Human dietary deficiency of the nicotinamide adenine dinucleotide (NAD+) precursors nicotinamide and nicotinic acid (collectively called vitamin B3) causes serious dysfunction of multiple organ systems. Furthermore, increased salvage biosynthesis of NAD+ from nicotinamide promotes longevity in yeast. Yet the molecular mechanisms underlying the organ pathologies are mysterious, and similar lifespan regulation has not been extensively probed in an animal model. The first enzyme in the salvage pathway for NAD+ biosynthesis in invertebrates is nicotinamidase, which converts nicotinamide to nicotinic acid. C. elegans has three nicotinamidases, two PNC-1 isoforms and PNC-2. Mutation of PNC-1 results in distinct developmental defects of the reproductive organs. For example, gonad development is delayed and the uterine vulva 1 (uv1) cells necrose.
We aim to decipher how nicotinamidase influences development and longevity in the C. elegans model. I hypothesize that mutation of pnc-1 perturbs nicotinamide and nicotinic acid levels in a tissue-specific manner, which may impact local NAD+ biosynthesis, resulting in specific and separable biological effects. In fact, the observed developmental phenotypes are separable. Uv1 cell necrosis is induced by supplementation with nicotinamide, while the gonad developmental delay of mutants is rescued by supplementation with nicotinic acid. We will determine whether perturbation of nicotinamide, nicotinic acid or NAD+ levels are causative of each phenotype and their relative roles in longevity control using pharmacological and genetic manipulations. I hypothesize that nicotinamidase modulation of NAD+ and nicotinamide levels likely impacts the activity of NAD+ consuming enzymes, which mediate biological effects. We will investigate this hypothesis by studying the impacts of the pathway on the SIR-2.1 NAD+ consumer, which regulates lifespan and stress resistance in C. elegans, and by identifying the NAD+ consumers that mediate the developmental phenotypes. Finally, we have discovered a putative secreted isoform of PNC-1, suggesting an extracellular role for the NAD+ salvage pathway. This discovery is intriguing in light of recent evidence for a systemic role for the first enzyme in the NAD+ salvage pathway in mammalian physiology. We will use transgenic approaches to establish if there is an evolutionarily conserved extracellular function for an NAD+ biosynthetic enzyme in multi-cellular organisms. This work will help elucidate the molecular mechanisms underlying organ pathologies caused by perturbations of NAD+ precursor deficiency and metabolism in humans and will shed light on key aspects of regulation of lifespan promotion by sirtuins.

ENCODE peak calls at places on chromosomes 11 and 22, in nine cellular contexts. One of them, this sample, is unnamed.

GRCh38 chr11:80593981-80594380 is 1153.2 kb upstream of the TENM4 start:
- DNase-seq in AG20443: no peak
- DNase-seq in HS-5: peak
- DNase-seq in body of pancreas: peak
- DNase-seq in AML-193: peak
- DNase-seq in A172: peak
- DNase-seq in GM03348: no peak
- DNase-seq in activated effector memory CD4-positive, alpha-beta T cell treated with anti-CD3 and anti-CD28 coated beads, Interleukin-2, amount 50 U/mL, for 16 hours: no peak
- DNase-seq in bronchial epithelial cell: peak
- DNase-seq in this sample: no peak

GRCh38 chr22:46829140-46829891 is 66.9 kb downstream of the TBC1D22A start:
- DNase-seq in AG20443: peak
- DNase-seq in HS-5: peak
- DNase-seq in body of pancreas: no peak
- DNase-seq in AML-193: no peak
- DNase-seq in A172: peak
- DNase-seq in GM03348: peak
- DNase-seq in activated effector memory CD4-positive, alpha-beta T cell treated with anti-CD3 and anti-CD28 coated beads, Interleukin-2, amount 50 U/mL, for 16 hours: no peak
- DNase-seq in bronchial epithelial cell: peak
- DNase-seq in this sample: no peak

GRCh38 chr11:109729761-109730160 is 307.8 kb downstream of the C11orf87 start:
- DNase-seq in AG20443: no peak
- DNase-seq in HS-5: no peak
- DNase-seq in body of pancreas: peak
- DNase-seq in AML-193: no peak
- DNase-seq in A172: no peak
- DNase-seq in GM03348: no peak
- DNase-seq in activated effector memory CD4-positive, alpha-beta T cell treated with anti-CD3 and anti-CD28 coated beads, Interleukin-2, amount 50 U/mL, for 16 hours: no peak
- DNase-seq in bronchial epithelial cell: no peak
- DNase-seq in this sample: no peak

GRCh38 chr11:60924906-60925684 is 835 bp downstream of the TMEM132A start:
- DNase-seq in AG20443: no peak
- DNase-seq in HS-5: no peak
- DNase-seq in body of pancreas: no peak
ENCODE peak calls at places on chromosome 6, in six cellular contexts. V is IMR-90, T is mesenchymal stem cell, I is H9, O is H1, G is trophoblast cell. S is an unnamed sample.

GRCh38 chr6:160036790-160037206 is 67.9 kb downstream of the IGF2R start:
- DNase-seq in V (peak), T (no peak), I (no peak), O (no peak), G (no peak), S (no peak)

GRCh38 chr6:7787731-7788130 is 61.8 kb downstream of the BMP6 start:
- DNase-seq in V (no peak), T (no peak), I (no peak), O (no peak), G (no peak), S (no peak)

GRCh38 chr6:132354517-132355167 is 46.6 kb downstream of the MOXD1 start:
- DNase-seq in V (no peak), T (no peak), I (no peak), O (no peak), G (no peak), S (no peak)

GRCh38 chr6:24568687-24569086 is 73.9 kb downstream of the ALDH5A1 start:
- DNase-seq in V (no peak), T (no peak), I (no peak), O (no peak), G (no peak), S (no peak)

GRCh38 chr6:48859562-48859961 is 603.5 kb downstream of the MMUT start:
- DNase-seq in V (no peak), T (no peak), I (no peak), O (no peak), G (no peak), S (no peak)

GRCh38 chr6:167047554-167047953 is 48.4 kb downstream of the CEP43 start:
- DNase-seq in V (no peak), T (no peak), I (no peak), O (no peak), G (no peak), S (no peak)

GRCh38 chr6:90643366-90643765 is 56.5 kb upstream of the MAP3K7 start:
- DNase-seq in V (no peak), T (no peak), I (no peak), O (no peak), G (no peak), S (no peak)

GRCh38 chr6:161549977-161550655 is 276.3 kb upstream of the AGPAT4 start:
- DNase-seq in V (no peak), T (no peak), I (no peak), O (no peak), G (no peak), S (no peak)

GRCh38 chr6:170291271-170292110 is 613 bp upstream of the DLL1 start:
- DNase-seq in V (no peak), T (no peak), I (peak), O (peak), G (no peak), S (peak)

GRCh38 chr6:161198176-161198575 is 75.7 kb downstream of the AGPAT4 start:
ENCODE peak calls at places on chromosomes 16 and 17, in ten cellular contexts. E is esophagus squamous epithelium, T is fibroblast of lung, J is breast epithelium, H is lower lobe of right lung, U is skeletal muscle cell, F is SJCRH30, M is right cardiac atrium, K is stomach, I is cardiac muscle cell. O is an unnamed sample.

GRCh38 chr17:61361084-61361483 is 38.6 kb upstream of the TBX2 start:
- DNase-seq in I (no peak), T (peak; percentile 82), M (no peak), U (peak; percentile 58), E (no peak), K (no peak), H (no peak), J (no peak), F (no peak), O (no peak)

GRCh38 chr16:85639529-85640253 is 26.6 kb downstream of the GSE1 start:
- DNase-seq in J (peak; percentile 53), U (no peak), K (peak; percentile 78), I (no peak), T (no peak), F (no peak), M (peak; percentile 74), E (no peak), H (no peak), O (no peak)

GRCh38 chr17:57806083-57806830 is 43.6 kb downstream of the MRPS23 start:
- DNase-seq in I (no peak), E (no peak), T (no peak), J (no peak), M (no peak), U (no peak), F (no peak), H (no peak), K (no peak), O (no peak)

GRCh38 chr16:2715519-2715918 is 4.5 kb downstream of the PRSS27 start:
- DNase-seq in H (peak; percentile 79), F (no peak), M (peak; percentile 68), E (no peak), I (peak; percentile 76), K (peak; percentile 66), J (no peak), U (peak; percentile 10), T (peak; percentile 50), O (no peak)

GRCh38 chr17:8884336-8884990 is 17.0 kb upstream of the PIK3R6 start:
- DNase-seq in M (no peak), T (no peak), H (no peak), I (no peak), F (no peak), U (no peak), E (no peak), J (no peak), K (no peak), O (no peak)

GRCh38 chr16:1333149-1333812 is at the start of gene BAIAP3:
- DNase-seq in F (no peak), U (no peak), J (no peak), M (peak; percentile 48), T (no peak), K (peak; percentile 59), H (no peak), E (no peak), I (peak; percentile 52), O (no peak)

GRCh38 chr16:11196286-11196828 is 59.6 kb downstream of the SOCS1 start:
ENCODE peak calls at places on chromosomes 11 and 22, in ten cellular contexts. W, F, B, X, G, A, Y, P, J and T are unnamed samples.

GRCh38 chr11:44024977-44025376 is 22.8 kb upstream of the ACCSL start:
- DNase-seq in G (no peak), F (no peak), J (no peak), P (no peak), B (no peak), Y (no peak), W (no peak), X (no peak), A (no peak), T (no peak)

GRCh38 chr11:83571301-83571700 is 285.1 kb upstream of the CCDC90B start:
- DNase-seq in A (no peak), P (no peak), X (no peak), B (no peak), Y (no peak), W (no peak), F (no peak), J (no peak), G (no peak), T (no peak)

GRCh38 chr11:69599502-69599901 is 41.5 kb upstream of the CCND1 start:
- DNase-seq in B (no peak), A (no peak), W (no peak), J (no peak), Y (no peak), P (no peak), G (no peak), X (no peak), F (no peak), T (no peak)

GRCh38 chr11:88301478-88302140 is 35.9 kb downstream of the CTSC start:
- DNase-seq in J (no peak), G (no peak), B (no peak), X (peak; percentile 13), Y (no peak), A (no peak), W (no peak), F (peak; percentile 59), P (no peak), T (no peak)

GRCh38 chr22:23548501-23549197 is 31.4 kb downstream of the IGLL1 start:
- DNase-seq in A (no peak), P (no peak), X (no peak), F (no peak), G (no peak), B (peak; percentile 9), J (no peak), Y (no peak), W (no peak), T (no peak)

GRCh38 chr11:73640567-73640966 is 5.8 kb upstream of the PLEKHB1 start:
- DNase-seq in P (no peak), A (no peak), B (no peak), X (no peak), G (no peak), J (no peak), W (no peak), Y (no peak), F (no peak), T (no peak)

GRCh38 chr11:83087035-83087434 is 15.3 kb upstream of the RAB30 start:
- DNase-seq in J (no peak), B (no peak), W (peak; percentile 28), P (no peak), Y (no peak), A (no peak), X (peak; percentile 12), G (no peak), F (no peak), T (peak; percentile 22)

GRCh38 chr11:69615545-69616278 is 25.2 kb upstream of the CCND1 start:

Public Health Relevance

Compromised biosynthesis of nicotinamide adenine dinucleotide (NAD+) causes multiple physiological and developmental defects in the genetically tractable model organism C. elegans and has been demonstrated to impact longevity in other model systems. Deficiency of NAD+ precursors (vitamin B3) in humans also causes pathology in multiple organ systems. We aim to use C. elegans to probe the underlying molecular and genetic mechanisms causing organ malfunction and as an animal model to investigate models of longevity control.

National Institute of Health (NIH)
National Institute of General Medical Sciences (NIGMS)
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Cellular Mechanisms in Aging and Development Study Section (CMAD)
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Maas, Stefan
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Pennsylvania State University
Schools of Arts and Sciences
University Park
United States
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McReynolds, Melanie R; Wang, Wenqing; Holleran, Lauren M et al. (2017) Uridine monophosphate synthetase enables eukaryotic de novo NAD+ biosynthesis from quinolinic acid. J Biol Chem 292:11147-11153
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